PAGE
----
Polydor (Germany), Maze (Canada)SERIAL:
2374 166, ML 8003YEAR:
1994, Polydor, 821 934-2COUNTRY OF ORIGIN: LINEUP:
Michael Sadler - vocals, keyboards, bass * Jim Gilmour - keyboards * Ian Crichton - guitars * Jim Crichton - keyboards, bass * Steve Negus - drumsTRACK LISTING:
01 Don't Be Late (Chapter Two) * 02 What's It Gonna Be? * 03 Time To Go * 04 Compromise * 05 Too Much To Lose (Chapter Seven) * 06 Help Me Out * 07 Someone Should * 08 Careful Where You StepWEBLINKS: www.saga-world.com
An institution in Canadian rock music, and funnily enough, a band more appreciated in Europe than they are in their homeland. In their early days, Saga's style of light pomp rock, veering on symphonic at times, found a home among proggie fans and melodic rockers alike, but it was difficult to pigeon hole them into any particular category due to their diversity. Very technical in approach, coupled with their science fiction and olde worlde themes made this a band which appealed to the technically minded (a.k.a geek).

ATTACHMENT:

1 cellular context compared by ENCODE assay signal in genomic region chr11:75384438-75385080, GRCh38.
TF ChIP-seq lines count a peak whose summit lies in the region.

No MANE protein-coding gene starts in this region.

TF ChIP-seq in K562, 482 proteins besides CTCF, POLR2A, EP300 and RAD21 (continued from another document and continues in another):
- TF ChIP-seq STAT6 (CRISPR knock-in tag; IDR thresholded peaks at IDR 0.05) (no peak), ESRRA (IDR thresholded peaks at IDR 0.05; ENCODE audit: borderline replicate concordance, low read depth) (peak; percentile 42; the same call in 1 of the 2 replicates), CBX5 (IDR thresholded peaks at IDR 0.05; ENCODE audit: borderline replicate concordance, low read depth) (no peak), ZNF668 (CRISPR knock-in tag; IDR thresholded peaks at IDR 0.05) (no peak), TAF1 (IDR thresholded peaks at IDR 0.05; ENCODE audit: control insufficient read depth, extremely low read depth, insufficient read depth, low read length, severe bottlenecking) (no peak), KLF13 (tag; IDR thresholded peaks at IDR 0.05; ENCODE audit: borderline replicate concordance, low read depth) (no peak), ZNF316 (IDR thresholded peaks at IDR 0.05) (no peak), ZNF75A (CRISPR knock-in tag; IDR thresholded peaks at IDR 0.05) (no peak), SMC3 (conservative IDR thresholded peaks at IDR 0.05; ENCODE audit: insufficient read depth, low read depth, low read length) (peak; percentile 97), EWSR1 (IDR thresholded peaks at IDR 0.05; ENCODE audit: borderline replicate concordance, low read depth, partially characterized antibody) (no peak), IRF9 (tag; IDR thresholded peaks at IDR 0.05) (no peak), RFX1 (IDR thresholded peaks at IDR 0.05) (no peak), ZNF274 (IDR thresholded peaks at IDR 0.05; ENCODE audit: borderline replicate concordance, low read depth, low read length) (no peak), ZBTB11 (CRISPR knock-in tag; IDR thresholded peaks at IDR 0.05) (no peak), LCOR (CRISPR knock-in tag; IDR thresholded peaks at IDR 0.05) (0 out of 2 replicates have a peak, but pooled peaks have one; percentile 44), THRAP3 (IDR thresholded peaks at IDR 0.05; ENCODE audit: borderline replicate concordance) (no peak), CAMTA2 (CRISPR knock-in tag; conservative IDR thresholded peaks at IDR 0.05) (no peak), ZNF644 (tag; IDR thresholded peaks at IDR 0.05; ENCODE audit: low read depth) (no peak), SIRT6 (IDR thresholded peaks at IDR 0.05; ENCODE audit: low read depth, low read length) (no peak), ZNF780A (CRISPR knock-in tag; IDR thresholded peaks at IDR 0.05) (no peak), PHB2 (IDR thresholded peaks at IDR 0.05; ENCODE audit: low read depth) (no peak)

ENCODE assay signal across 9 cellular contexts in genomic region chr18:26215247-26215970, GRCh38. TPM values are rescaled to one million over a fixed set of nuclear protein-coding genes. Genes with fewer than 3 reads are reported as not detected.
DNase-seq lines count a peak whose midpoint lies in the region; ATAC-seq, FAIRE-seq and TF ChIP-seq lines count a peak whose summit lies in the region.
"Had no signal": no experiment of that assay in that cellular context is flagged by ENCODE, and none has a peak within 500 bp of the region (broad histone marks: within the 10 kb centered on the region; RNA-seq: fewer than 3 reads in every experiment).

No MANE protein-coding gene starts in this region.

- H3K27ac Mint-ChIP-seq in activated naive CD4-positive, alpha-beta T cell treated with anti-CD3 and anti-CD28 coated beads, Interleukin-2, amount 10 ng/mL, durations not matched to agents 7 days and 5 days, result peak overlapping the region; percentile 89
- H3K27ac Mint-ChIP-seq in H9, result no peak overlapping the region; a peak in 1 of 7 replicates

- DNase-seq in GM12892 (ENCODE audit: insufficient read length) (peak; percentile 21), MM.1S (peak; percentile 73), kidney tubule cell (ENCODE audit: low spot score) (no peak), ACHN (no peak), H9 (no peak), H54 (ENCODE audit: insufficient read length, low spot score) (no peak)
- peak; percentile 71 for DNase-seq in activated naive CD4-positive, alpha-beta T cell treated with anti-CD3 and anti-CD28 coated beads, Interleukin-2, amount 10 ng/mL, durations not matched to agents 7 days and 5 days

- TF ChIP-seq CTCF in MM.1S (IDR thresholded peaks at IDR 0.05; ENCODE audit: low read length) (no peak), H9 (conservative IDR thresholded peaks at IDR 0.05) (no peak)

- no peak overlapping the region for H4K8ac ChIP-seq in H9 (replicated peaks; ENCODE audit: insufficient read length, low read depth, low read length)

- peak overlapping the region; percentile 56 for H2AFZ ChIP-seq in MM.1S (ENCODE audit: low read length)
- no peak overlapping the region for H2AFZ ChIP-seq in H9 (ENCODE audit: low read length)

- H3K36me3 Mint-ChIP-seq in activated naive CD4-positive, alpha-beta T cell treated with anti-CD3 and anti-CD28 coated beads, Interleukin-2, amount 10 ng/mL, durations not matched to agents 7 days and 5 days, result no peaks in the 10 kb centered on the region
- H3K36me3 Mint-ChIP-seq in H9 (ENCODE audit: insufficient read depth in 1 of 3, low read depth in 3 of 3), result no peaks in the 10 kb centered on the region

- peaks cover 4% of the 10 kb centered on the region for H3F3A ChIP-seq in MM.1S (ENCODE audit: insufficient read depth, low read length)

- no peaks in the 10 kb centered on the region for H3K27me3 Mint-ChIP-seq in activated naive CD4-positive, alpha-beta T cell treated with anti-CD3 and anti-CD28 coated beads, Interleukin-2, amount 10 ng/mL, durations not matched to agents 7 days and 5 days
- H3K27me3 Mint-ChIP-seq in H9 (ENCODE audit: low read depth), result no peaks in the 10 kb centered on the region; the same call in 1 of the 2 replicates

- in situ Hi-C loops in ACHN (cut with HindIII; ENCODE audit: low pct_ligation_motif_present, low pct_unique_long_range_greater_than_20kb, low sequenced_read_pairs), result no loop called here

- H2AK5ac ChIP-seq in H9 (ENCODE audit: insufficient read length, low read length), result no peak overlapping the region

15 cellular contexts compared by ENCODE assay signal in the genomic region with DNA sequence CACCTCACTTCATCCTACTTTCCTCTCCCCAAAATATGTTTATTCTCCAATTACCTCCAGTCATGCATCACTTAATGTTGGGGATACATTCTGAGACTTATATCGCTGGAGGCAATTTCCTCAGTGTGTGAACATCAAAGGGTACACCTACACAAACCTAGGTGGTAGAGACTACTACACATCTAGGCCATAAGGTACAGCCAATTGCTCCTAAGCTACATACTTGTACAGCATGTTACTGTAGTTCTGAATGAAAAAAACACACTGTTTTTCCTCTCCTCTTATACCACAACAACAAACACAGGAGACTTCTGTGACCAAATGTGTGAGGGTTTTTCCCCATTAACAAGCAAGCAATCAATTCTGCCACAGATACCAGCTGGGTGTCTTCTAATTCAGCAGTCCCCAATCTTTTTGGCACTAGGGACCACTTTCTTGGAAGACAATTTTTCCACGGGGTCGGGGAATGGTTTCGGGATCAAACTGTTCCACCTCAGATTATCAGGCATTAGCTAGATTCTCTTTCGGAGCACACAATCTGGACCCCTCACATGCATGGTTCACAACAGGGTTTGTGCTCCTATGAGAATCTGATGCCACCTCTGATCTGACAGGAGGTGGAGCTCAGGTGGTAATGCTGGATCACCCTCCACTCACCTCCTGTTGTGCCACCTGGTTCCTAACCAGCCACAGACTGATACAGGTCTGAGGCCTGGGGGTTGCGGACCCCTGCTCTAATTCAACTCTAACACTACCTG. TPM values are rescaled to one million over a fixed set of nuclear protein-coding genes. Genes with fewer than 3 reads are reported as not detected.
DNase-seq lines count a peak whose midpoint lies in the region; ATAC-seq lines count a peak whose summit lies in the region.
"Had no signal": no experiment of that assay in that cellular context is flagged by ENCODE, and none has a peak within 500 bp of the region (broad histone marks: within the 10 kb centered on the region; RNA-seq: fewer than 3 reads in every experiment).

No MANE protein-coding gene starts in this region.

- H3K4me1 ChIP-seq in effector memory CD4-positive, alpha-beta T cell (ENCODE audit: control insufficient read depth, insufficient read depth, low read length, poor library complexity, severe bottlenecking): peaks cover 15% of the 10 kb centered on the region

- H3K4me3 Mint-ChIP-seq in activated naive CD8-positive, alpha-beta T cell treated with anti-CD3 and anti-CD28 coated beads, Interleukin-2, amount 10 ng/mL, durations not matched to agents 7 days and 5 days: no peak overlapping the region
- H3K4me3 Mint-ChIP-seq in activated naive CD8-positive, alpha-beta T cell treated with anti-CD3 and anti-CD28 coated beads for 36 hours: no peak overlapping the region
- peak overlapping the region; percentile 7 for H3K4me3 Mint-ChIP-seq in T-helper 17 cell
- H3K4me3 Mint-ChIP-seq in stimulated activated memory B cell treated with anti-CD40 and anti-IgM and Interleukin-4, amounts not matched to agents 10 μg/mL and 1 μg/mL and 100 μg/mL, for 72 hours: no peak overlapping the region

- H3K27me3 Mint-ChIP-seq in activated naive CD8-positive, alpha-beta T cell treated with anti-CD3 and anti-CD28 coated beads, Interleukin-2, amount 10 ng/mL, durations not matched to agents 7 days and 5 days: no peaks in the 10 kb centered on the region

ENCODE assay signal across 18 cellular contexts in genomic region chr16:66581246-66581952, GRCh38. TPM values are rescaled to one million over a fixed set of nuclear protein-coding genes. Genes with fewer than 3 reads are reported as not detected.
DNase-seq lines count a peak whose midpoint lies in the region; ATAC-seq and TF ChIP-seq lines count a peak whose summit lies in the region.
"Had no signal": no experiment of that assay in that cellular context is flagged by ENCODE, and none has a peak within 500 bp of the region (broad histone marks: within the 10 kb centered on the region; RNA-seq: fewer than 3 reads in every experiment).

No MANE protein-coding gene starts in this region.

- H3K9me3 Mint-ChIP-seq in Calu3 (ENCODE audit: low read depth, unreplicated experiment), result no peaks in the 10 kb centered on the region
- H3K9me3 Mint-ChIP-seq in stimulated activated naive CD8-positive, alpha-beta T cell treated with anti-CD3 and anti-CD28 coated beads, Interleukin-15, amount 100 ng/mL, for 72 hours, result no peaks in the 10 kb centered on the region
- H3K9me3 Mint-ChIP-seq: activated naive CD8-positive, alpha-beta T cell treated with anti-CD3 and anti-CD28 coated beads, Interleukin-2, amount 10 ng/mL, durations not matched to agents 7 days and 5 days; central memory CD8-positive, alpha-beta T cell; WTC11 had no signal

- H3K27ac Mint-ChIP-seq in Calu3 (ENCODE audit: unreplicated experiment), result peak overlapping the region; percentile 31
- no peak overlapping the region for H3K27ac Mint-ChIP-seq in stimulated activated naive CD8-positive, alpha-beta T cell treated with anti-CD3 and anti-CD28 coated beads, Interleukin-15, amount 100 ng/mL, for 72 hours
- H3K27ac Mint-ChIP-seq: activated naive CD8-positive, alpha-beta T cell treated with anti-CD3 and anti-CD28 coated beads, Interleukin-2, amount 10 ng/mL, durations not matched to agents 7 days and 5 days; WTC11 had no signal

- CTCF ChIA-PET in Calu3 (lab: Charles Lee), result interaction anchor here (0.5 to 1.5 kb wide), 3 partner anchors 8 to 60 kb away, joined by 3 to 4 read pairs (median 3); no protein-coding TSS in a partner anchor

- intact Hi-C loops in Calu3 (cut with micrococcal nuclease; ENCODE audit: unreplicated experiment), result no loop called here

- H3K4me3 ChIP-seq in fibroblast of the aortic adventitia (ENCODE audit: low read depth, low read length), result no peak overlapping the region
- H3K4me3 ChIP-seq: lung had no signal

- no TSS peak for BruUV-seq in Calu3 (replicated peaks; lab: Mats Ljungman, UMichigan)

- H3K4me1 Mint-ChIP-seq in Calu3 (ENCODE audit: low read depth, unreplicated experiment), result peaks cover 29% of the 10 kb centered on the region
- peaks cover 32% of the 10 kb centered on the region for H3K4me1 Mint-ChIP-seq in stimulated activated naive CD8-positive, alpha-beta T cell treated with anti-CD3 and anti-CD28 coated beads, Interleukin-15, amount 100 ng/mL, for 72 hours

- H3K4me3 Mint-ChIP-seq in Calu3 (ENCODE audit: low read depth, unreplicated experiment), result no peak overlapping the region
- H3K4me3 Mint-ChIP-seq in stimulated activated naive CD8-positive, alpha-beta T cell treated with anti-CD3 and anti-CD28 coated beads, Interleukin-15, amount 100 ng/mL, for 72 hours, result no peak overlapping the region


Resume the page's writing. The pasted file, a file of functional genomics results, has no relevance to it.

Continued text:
For me personally, out of all their catalogue of discography, I much preferred their albums up to about 1985. This one in particular, their third installment 'Silent Knight' is a sweeping testament to keyboard based rock with clever time changes, atmospheric arrangements, neat keyboard arpeggios and solos, together with a crisp tight rhythm section. The album contains some of Saga's signature songs, such as the effortless and timeless quality of 'Don't Be Late' together with the precision accuracy of 'Careful Where You Step' and 'Too Much To Lose'. Awesome songs to listen to on a high quality stereo system. Along with the bouncy keyboard runs on 'Someone Should', the quirky eccentricity of 'Help Me Out' and the urgent drive of 'Whats It Gonna Be?', there is not too much to complain about with only eight songs of the highest quality. The others like 'Time To Go' and 'Compromise' add to the rich tapestry already laid down. Suffice to say this album is easily in my top 20 albums of the eighties decade.
I'm not quite sure what Paul Gross the producer had in mind when he got these boys into the studio, but I'm sure a few dozen cans of Molsons probably helped get the best out of them, as the end result is a wonderful album, very much ahead of its time and sounding as good today as it did back in 1980. Track this particular Saga album down at all costs.
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